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Organism Size, Life History, and NP Stoichiometry.pdf

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Organism Size, Life History, and N:P Stoichiometry Author(s): James J. Elser, Dean R. Dobberfuhl, Neil A. MacKay and John H. Schampel Source: BioScience, Vol. 46, No. 9 (Oct., 1996), pp. 674-684 Published by: University of California Press on behalf of the American Institute of Biological Sciences Stable URL: http://www.jstor.org/stable/1312897 . Accessed: 28/07/2013 22:14 Your use of the JSTOR archive indicates your acceptance of the Terms & Conditions of Use, available at . http://www.jstor.o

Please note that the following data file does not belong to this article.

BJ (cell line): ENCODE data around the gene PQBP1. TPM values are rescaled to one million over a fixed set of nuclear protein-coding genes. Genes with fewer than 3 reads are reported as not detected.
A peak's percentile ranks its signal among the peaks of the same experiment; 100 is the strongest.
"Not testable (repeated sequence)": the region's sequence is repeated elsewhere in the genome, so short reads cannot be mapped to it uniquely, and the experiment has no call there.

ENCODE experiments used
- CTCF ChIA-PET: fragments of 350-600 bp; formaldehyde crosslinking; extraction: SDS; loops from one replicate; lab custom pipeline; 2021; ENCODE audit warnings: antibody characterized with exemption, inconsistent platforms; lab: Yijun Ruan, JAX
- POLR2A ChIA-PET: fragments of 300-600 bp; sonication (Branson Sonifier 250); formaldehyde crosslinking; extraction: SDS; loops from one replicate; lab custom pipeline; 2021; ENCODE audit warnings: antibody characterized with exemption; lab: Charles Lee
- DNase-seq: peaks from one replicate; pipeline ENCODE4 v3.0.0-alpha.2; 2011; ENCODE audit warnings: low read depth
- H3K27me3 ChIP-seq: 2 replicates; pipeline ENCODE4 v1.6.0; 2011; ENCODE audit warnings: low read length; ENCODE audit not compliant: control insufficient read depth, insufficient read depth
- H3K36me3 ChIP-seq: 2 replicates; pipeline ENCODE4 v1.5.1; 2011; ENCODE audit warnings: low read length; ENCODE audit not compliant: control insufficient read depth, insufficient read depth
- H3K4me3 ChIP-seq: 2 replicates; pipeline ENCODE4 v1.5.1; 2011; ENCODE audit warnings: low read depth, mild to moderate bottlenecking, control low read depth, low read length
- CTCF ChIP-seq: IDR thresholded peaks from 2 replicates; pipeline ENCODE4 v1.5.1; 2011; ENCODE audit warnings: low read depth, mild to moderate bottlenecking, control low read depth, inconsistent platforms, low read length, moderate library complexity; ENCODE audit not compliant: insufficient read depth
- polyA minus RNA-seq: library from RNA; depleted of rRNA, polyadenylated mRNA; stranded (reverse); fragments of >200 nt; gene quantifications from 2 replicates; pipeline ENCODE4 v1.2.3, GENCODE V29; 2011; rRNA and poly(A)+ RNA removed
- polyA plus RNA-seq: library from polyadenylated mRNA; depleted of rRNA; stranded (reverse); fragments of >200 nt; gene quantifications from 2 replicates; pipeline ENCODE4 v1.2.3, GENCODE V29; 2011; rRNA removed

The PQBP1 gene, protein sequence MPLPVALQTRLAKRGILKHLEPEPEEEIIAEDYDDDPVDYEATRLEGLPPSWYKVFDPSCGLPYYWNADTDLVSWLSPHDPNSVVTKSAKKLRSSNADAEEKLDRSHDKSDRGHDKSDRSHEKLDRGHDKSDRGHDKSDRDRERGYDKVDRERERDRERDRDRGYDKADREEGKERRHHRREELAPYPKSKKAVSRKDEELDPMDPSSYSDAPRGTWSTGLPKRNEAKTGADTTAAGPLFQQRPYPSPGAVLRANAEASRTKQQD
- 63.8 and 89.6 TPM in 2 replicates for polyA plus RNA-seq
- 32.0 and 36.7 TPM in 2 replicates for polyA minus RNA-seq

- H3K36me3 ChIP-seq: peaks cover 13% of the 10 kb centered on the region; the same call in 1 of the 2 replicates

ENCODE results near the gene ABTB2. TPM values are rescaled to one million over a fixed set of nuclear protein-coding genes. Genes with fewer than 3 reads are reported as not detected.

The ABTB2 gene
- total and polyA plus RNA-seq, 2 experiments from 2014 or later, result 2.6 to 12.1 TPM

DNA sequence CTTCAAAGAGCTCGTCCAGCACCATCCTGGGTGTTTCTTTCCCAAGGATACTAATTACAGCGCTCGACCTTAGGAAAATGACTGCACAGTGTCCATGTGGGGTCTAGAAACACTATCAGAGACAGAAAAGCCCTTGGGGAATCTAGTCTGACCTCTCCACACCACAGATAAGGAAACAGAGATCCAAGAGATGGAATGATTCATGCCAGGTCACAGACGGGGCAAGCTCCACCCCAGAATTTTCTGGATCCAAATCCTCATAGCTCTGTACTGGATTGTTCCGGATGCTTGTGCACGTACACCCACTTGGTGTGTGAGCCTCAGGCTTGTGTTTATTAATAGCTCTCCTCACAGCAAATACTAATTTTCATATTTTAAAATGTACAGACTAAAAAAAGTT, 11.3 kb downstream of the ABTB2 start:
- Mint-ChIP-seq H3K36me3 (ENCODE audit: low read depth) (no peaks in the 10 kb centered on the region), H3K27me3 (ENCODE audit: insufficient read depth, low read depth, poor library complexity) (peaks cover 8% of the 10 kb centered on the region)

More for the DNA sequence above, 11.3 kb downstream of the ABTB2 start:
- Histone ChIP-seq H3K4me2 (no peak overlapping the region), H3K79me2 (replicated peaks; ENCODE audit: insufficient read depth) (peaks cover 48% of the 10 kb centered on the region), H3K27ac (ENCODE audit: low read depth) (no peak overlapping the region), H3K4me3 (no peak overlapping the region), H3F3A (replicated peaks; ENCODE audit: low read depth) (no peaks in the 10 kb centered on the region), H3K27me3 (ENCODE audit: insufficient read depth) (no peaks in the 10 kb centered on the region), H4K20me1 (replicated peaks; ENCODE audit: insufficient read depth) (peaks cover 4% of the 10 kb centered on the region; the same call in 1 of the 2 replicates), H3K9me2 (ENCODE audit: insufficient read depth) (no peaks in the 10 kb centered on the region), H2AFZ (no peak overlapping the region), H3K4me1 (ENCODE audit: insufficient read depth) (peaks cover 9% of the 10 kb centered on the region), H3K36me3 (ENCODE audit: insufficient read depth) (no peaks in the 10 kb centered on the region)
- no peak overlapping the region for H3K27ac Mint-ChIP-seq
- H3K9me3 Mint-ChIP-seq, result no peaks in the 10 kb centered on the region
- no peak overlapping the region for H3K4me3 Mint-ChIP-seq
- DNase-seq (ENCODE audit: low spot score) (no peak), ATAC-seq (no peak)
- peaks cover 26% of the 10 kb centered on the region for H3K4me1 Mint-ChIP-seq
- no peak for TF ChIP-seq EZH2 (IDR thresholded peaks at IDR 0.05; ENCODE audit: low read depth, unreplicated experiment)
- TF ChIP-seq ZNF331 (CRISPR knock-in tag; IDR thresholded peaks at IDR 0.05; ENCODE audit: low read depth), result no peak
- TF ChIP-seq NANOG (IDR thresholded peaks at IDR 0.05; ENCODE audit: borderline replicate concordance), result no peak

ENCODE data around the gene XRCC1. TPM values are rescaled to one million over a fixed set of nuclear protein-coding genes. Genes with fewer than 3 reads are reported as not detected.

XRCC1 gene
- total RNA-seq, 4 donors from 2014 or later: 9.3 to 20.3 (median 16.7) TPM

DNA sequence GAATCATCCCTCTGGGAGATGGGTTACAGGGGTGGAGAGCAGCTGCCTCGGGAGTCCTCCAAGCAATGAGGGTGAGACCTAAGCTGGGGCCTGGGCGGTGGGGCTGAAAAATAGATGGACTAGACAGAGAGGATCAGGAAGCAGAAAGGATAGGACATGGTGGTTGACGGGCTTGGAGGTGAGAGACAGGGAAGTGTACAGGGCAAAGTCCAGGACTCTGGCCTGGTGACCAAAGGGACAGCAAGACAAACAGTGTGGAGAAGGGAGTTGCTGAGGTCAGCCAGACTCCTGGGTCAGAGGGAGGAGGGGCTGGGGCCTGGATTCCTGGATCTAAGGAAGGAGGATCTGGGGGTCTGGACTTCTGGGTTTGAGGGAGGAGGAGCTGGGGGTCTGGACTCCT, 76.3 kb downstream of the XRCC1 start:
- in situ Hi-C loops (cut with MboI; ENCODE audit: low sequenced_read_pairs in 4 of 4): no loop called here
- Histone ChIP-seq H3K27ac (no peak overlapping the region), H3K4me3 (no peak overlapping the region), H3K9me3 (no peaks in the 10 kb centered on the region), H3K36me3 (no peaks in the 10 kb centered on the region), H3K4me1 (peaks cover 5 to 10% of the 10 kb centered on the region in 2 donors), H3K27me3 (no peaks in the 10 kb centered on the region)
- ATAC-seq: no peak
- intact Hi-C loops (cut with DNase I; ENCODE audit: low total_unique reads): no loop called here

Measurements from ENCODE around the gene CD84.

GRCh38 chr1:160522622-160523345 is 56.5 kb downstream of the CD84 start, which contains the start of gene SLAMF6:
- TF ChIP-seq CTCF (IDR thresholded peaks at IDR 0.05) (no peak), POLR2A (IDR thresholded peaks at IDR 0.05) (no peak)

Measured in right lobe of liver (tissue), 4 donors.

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  Organism Size, Life History, and N:P StoichiometryAuthor(s): James J. Elser, Dean R. Dobberfuhl, Neil A. MacKay and John H. SchampelSource: BioScience, Vol. 46, No. 9 (Oct., 1996), pp. 674-684Published by: University of California Press  on behalf of the American Institute of Biological Sciences Stable URL: http://www.jstor.org/stable/1312897 . Accessed: 28/07/2013 22:14 Your use of the JSTOR archive indicates your acceptance of the Terms & Conditions of Use, available at  . http://www.jstor.org/page/info/about/policies/terms.jsp  . JSTOR is a not-for-profit service that helps scholars, researchers, and students discover, use, and build upon a wide range of content in a trusted digital archive. We use information technology and tools to increase productivity and facilitate new formsof scholarship. For more information about JSTOR, please contact support@jstor.org.  . University of California Press  and  American Institute of Biological Sciences  are collaborating with JSTOR todigitize, preserve and extend access to  BioScience. http://www.jstor.org This content downloaded from 128.118.88.48 on Sun, 28 Jul 2013 22:14:52 PMAll use subject to JSTOR Terms and Conditions   rganism ize Life History and N P toichome Toward a unified view of cellular and ecosystem processes James J. Elser, Dean R. Dobberfuhl, Neil A. MacKay, and John H. Schampel cosystem cience nd volution- ary biology have long been in- frequent and uncomfortable bedfellows (Hagen 1992, Holt 1995, McIntosh 1985). However, the con- vergence of a global decline in biodiversity and global alterations in biogeochemical cycles provides motivation to overcome past inhibi- tions. Currently, attempts are being made (Jones and Lawton 1995) to understand relationships between the foci of evolutionary biology (the in- dividual in its species population) and ecosystem science (energy and material flow and storage). Analysis of relationships between species and ecosystems requires a framework ap- propriate for moving between levels James J. Elser is an associate professor in the Department of Zoology, Arizona State University, Tempe, AZ 85287. His research interests include trophic interactions and nutrient cycling in ecosystems. Dean R. Dobberfuhl is a doctoral candidate whose research in- terests include phylogenetic and evolu- tionary determinants of biochemical and elemental content of invertebrates. Neill A. MacKay is a doctoral candidate whose research nterests include behav- ioral ecology of zooplankton and zoop- lankton-cyanobacteria interactions. John H. Schampel is an assistant re- search scientist whose research inter- ests include zooplankton-phytoplankton interactions, zooplankton physiologi- cal ecology, and applied limnology. His present address is Department of Ecol- ogy, Evolution and Behavior, Univer- sity of Minnesota, St. Paul, MN 55108. ? 1996 American Institute of Biologi- cal Sciences. Elemental stoichiometry can provide a new tool to trace the threads of causal mechanisms linking cellular, ecosystem, and evolutionary processes in an imperfect hierarchy of biotic and abiotic components (O'Neill et al. 1986). Although various frame- works are possible, the history of ecology since Lindeman's 1942 pa- per on the trophic dynamic concept makes it clear that energy has been the currency of choice for ecologists (Hagen 1992). Although the energetics perspec- tive has had wide application and success, both in studies of individu- als and of ecosystems (Brown 1995, Pandian and Vernberg 1987, Wiegert 1988, Wright et al. 1994), critical examination reveals inadequacies in this paradigm. For example, White (1993) argues that, because of dis- parities between the nitrogen com- position of many foods and the ni- trogen demands of many consumers, the availability of energy is less im- portant than that of nitrogen in de- termining the reproductive success and population dynamics of animals. Mansson and McGlade (1993) have also scrutinized energy-based ap- proaches to evolutionary biology and ecosystem dynamics (in particular those proposed by H. T. Odum) and concluded that there are fundamen- tal problems in describing ecosys- tems using a framework that has a single currency. Reiners (1986) has presented a more balanced, multidimensional view, proposing elemental stoichi- ometry as a complementary way to study questions about ecosystems that are unsuited for analysis with energy-based models. Elemental stoi- chiometry considers relative propor- tions (ratios) of key elements in organisms in analyzing how charac- teristics and activities of organisms influence, and are in turn influenced by, the ecosystem in which they are found. In this article we introduce the main concepts and patterns of ecological stoichiometry and synthe- size literature from a variety of fields to forge connections, not only be- tween evolutionary and ecosystem sciences but also between the dispar- ate disciplines of cell biology and ecology. Stoichiometry may have a natural advantage in making such connections because it offers an ex- plicit multiple-currency approach that is potentially better suited than a one-currency approach to under- standing ecological and evolutionary processes that more closely resemble optimization rather than maximiza- tion (Krebs and Houston 1989). Our approach in this article is as follows. First, we describe recent discoveries that establish the importance of consumer body 674 BioScience Vol. 46 No. 9 This content downloaded from 128.118.88.48 on Sun, 28 Jul 2013 22:14:52 PMAll use subject to JSTOR Terms and Conditions  nitrogen:phosphorus (N:P) ratio in modulating secondary production and consumer-driven nutrient cycling in ecosystems. Second, we review aspects of cellular biochemistry and ultrastructure through the eyes of an ecosystem scientist, focusing on the relative nitrogen and phosphorus contents of important biomolecules and cellular structures. Third, we present examples of how organismal characters such as growth rate and ontogeny are linked with biochemi- cal and cellular investment and thus with body N:P ratio. Finally, we propose a general scenario for allo- metric variation in body N:P ratio among consumers ranging from bac- teria to large vertebrates and use the scenario to predict patterns of con- sumer-driven nutrient cycling and food quality constraints. In the spirit of Reiners (1986), we employ stoi- chiometric theory as a complemen- tary approach to the study of bio- logical processes, one that we hope will both reinforce conclusions de- rived from energetic perspectives as well as provide new insights into biological phenomena that may be piuzzling when considered from more traditional single-currency ap- proaches. Ecological stoichiometry: basic concepts and patterns Ecological stoichiometry focuses on the relative elemental composition of participants in ecological interac- tions in ecosystems. Constraints of mass balance must be met both in simple inorganic chemical reactions (Figure la) and more complex bio- chemical transformations (Figure lb); ecological interactions such as competition, predation, or herbivory are also not exempt from thermody- namics (Figure ic). Thus, in the eco- logical play, firm predictions can be made about elemental ratios in the players and their stage (sensu Lotka 1924) before and after ecological interactions. One of the best-developed stoi- chiometric approaches in ecology is resource ratio competition theory (Tilman 1982). This theory, a modi- fication of the graphical approaches of MacArthur (1972), predicts out- comes of competition for inorganic nutrients among autotrophic taxa a Stoichiometry in chemistry 3CaCI2 + 2Na3PO4+0 Ca3(P04)2 + 6NaCI b Stoichiometry in biology (respiration) C6H1206 -60 602-6CO2 + 6H2O C Stoichiometry n ecology (predator-prey nteraction ith nutrient ecycling) (NP)predator + (NaPb) prey-+ Q(NxPy)predator + (N Pb)waste Figure 1. The first law of thermodynamics dictates mass balance of multiple elements before and after: (a) inorganic chemical reactions, (b) simple biochemical transformations (e.g., respiration of glucose), and (c) complex ecological interac- tions (e.g., predation with nutrient recycling). In the stoichiometry of predator-prey interactions, a prey item of a given elemental composition is consumed by a predator of fixed elemental composition to increase predator biomass by a factor Q, simultaneously producing waste of altered elemental composition. (That is, a':b' may be greater or less than a:b, depending on the relative demands for nitrogen and phosphorus required for producing predator biomass; see Sterner 1990.) The elemental ratio of recycled nutrients (a':b') contributes to the stoichi- ometry of another ecological interaction-nutrient competition among auto- trophs in the ecosystem. differing in elemental requirements. In competitive situations, variation in nutrient supply ratios tips the competitive balance in favor of taxa best suited to the supply regime, altering the elemental composition of autotroph community biomass and of the residual chemical environ- ment. Resource ratio theory has been widely supported by studies of com- petition among autotrophs (Sommer 1989, Tilman 1982). However, stoi- chiometric approaches have rarely been applied to higher levels in food webs. In this article we highlight studies of elemental ratios in con- sumers and how they may help in understanding the role of consumers in nutrient cycling and food webs. Consumer-regulated nutrient cy- cling is increasingly attracting the attention of ecosystem scientists (DeAngelis 1992, and papers in Naiman 1988) who have tradition- ally focused on processes mediated by autotrophs and microbes. In re- cent studies of consumer-driven nu- trient recycling in lakes, ecological stoichiometry explains unexpected effects of food web alterations on nitrogen and phosphorus availabil- ity (Sterner et al. 1992) and identi- fies qualitative differences in zoop- lankton-phytoplankton interactions that occur in marine and freshwater habitats (Elser and Hassett 1994). These studies have focused on spe- cies-specific differences in body N:P ratio of zooplankton that dramati- cally affect the relative rates of recy- cling of nitrogen and phosphorus by elementally homeostatic consumers (Sterner 1990). For example, when the food web structure favors domi- nance by consumers with high body N:P (e.g., calanoid copepods, with body N:P ratio greater than 30:1; all ratios are given as atomic ratios), then the N:P ratio of nutrients re- cycled by those consumers is low because food items tend to have lower N:P ratios than consumers, which would therefore tend to retain nitro- gen and release phosphorus (see Fig- ure ic). Under such conditions, phytoplankton growth is limited pri- marily by nitrogen. By contrast, when fish predation on zooplankton is low, permitting dominance by low N:P taxa (especially Daphnia, with N:P ratio approximately 12:1), recycling N:P ratio is high and phytoplankton are phosphorus limited (Sterner et al. 1992). Thus, body N:P ratio is critical for understanding nutrient cycling in ecosystems because body N:P ratio directly determines the relative ratios of limiting nutrients recycled by consumers. Variation in body N:P ratio is also useful in understanding a relatively new aspect of consumer ecology: the October 1996 675 This content downloaded from 128.118.88.48 on Sun, 28 Jul 2013 22:14:52 PMAll use subject to JSTOR Terms and Conditions  Table 1. Major categories, examples, and biological functions of nitrogen- and phosphorous-containing molecules. General information about structure, function, composition, and relative abundance of various molecules is from Lehninger et al. (1993). Class of molecule Examples Functions Comments Protein Collagen, actin Structure, egulation, Average nitrogen con- communication tent of the 20 amino acids in proteins is 17.2% Nucleic acids DNA, RNA Storage, transmission, DNA content (as a per- and expression of centage of cell mass) genetic information conservative. RNA: DNA greater than 5:1. Lipids Phospholipids, Cell membranes Carbon-rich, minor glycolipids component of cells (ap- proximately 5% of to- tal cell mass) Phosphorylated ATP, phosphocreatine High-turnover energy ATP only approxi- energy storage carriers mately 0.05% of inver- compounds tebrate body mass (DeZwann and Thillart 1985) Structural Chitin Structural upport, carbohydrates protection 25- 50:1 ,' phosphoarginine 15:1 0 20 o ' phosphocreatine protein / z , nucleic ATP /' acids 10 hi .e--** c,' hitin. p hospholipids 0 5 10 15 20 % P Figure 2. Stoichiometric diagram illus- trating the nitrogen and phosphorus composition of biomolecules contain- ing nitrogen and phosphorus. Values for percentage nitrogen and percentage phosphorus are given in terms of weight. Dotted lines depict standard values of atomic (molar) N:P ratio for the pur- pose of comparing various graphs. role of mineral food quality in influ- encing consumer growth and repro- duction. Mineral nutrition has tra- ditionally been of interest primarily to managers of livestock and game animals (McDowell 1992). How- ever, recent studies of mineral nutri- tion of freshwater zooplankton indi- cate that mineral limitation, in particular phosphorus deficiency, may be commonplace in pelagic eco- systems (Elser and Hassett 1994, Sterner and Hessen 1994). In par- ticular, zooplankton taxa with high phosphorus demands for growth (e.g., Daphnia) experience reduced growth and reproductive output when feeding on phosphorus-defi- cient food (Sterner and Hessen 1994). Knowledge of consumer N:P could be critical in identifying taxa most likely to suffer phosphorus limita- tion in nature and in assessing the extent to which the elemental stoi- chiometry of available food is likely to affect production of higher trophic levels. The stoichiometric approaches just described are largely phenom- enological, relying on direct mea- surements of body N:P ratio of domi- nant consumer taxa (Andersen and Hessen 1991). Observations of strongly contrasting body N:P ratios between taxa raise the question What causes variation in body N:P? In biology, answers to that question are of two types (Mayr 1961): proximate (biochemical and physiological) and ultimate (evolu- tionary). Reiners (1986) addressed both issues by distinguishing between basic protoplasmic life, which he argues has a standard chemical sto- ichiometry, and mechanical struc- tures (adaptations for specific func- tions, such as spines for defense or bones for support), which are highly variable in their stoichiometry. Thus, selection for certain mechanical struc- tures in functionally dominant spe- cies will alter material cycling, in- cluding global ecosystem processes. However, we believe that there is no characteristic elemental content of protoplasmic life and that even unicellular organisms exhibit con- siderable variation in elemental ra- tios as a function of their evolved traits. We therefore propose that major changes in organism life his- tory (especially size and growth rate) require substantial changes in the complement of cellular components. Because different cellular compo- nents generally have contrasting bio- chemical constituents that differ strongly in elemental composition, major macroevolutionary patterns must be accompanied by changes in organism stoichiometry. In the fol- lowing, we focus on the limiting elements nitrogen and phosphorus and the role of heterotrophs (organo- heterotrophic bacteria, protozoa, and multicellular animals) in cycling of those elements. We explore how relationships between major life his- tory traits and cellular organization are reflected in body N:P ratio and thus how evolved characters affect material cycling by consumers at the level of the ecosystem. How an ecosystem scientist sees cells Understanding how selection on major life history traits alters el- emental content requires an under- standing of the biochemical func- tions of the various molecules used by organisms and an appreciation of their elemental (especially nitrogen and phosphorus) composition.We review the function and structure of important biomolecules, summarize their relative nitrogen and phospho- rus content, and then consider the biochemical and elemental composi- tion of the cellular and subcellular structures constructed from these molecules. As ecosystem scientists, we focus on biomolecules that con- tain relatively large amounts of ni- trogen and phosphorus and also con- tribute substantively to the cellular and extracellular make-up of organ- isms. This treatment is therefore a simplification of the actual variety of biochemicals in organisms. 676 BioScience Vol. 46 No. 9 This content downloaded from 128.118.88.48 on Sun, 28 Jul 2013 22:14:52 PMAll use subject to JSTOR Terms and Conditions